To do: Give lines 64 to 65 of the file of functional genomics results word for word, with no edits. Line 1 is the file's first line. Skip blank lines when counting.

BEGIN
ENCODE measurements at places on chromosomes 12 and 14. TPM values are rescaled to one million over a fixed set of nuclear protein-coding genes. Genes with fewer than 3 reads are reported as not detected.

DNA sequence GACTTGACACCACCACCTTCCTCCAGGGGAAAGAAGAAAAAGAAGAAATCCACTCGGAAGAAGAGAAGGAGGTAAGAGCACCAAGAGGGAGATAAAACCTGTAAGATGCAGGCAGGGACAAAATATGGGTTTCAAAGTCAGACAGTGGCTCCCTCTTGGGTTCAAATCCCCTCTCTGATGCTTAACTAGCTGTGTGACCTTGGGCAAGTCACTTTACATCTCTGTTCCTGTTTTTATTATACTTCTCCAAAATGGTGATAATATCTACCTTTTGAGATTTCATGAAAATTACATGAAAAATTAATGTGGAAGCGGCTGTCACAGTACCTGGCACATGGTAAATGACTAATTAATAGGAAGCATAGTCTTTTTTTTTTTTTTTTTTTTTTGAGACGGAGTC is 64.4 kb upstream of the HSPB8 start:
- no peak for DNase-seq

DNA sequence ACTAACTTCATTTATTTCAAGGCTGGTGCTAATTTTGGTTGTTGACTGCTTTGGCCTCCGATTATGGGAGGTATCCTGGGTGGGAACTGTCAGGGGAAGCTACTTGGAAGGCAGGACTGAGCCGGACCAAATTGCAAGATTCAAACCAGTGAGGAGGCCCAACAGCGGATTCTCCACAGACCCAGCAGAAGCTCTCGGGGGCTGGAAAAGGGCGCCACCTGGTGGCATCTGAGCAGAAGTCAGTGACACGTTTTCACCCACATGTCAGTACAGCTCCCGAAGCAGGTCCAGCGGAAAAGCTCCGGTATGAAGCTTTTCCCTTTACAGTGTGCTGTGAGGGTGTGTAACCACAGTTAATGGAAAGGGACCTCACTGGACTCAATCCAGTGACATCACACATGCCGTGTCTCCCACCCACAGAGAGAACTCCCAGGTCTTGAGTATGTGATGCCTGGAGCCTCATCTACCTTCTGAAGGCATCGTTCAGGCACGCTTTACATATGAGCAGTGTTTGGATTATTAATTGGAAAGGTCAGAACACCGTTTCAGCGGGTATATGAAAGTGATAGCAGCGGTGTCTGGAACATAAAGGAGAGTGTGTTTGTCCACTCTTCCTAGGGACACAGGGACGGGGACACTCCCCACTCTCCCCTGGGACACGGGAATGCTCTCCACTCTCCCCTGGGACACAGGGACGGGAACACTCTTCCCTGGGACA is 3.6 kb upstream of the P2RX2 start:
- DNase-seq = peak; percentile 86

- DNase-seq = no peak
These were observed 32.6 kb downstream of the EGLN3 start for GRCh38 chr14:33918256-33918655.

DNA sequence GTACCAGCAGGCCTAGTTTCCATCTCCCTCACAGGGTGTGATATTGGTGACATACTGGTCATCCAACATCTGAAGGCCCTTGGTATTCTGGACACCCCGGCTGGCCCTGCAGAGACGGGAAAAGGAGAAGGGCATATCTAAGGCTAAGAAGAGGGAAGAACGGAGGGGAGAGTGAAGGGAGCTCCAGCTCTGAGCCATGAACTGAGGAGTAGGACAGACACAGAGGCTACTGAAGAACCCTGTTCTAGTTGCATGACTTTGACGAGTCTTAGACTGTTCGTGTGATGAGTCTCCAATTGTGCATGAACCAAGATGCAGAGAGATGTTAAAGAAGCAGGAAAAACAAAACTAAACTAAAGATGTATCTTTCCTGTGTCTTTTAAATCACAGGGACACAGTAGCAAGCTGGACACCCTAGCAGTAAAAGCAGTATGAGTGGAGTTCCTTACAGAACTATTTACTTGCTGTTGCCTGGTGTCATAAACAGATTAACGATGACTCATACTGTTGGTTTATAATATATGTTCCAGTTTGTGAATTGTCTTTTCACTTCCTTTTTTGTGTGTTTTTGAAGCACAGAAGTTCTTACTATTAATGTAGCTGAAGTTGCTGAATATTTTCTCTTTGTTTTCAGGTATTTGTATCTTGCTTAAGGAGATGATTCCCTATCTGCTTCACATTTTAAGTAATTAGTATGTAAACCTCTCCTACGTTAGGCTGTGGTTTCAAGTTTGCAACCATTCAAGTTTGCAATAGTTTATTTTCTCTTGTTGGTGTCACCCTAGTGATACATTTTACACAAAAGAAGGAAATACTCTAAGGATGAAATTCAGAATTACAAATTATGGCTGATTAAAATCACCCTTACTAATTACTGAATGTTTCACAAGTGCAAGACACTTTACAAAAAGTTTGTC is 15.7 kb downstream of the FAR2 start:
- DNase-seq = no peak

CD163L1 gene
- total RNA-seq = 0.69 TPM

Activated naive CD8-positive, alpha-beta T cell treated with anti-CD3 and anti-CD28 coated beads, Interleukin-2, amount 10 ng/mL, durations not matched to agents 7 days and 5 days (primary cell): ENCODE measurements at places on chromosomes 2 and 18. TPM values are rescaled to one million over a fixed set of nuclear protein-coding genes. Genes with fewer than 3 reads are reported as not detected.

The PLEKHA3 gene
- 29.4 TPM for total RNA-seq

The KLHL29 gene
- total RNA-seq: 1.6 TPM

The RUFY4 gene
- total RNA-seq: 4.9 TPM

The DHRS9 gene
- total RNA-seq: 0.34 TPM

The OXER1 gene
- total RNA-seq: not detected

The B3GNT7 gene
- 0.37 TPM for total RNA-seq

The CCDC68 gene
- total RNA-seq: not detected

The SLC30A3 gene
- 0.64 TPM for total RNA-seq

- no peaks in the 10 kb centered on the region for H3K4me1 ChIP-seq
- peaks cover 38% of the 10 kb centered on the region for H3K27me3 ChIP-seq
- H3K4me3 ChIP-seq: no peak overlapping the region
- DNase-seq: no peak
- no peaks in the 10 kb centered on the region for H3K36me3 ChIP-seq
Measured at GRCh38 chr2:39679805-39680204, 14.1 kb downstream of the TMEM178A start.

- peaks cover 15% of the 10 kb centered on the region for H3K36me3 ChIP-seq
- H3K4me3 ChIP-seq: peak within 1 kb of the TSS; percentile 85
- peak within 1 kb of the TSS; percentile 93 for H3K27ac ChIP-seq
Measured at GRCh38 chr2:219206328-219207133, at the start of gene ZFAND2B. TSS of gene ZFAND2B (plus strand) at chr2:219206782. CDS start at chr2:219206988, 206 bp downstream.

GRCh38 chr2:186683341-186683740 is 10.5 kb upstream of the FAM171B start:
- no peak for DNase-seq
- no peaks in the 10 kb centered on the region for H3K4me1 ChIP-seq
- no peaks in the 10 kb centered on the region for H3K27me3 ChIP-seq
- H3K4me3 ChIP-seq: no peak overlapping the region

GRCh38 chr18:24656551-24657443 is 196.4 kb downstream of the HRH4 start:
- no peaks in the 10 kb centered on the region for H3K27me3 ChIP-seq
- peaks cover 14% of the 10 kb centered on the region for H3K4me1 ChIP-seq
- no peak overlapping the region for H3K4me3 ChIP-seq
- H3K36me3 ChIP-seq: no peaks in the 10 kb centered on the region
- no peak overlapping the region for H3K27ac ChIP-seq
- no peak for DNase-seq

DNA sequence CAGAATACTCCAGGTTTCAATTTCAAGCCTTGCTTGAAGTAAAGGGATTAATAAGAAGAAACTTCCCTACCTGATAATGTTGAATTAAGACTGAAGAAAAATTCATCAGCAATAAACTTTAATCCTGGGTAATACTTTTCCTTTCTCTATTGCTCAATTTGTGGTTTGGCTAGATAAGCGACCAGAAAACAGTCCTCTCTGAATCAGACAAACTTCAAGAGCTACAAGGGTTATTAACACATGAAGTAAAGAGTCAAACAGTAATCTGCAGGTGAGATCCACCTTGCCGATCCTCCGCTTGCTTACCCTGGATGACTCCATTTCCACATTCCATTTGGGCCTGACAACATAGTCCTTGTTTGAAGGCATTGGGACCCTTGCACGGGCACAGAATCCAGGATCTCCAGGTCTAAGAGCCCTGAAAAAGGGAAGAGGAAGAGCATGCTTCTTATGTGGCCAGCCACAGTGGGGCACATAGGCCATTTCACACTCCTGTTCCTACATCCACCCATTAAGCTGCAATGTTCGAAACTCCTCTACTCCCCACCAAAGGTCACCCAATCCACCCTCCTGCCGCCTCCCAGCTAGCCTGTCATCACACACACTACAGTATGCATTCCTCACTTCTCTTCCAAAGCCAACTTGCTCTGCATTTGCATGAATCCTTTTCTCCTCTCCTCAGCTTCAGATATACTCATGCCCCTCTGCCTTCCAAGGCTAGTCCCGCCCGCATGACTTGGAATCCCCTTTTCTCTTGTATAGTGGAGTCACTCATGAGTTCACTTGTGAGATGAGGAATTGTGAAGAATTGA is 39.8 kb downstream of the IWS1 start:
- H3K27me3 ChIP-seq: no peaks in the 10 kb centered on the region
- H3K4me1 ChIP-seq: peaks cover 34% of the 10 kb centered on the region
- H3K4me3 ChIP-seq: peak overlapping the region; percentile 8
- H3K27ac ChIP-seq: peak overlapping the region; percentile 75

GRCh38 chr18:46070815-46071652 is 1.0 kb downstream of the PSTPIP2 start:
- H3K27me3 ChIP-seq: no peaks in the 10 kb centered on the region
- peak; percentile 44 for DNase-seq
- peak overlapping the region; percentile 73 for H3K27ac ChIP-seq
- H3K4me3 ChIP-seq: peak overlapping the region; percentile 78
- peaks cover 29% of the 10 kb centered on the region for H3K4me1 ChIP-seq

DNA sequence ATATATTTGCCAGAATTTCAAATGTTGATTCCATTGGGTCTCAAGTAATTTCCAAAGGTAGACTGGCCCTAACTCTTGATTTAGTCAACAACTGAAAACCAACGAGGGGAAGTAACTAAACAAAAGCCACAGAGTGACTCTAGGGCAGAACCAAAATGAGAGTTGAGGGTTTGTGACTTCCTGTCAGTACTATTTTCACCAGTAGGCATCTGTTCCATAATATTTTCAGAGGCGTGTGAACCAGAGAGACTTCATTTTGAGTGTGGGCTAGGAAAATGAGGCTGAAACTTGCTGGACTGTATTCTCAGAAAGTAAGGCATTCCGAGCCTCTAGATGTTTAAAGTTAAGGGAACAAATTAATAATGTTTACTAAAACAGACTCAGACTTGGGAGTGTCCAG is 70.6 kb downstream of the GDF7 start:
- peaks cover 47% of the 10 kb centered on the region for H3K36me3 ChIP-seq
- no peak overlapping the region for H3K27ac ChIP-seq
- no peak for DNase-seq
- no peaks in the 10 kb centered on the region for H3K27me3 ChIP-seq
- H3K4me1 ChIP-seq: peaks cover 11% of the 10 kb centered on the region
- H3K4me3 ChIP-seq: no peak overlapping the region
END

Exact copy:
- no peak overlapping the region for H3K27ac ChIP-seq
- no peak for DNase-seq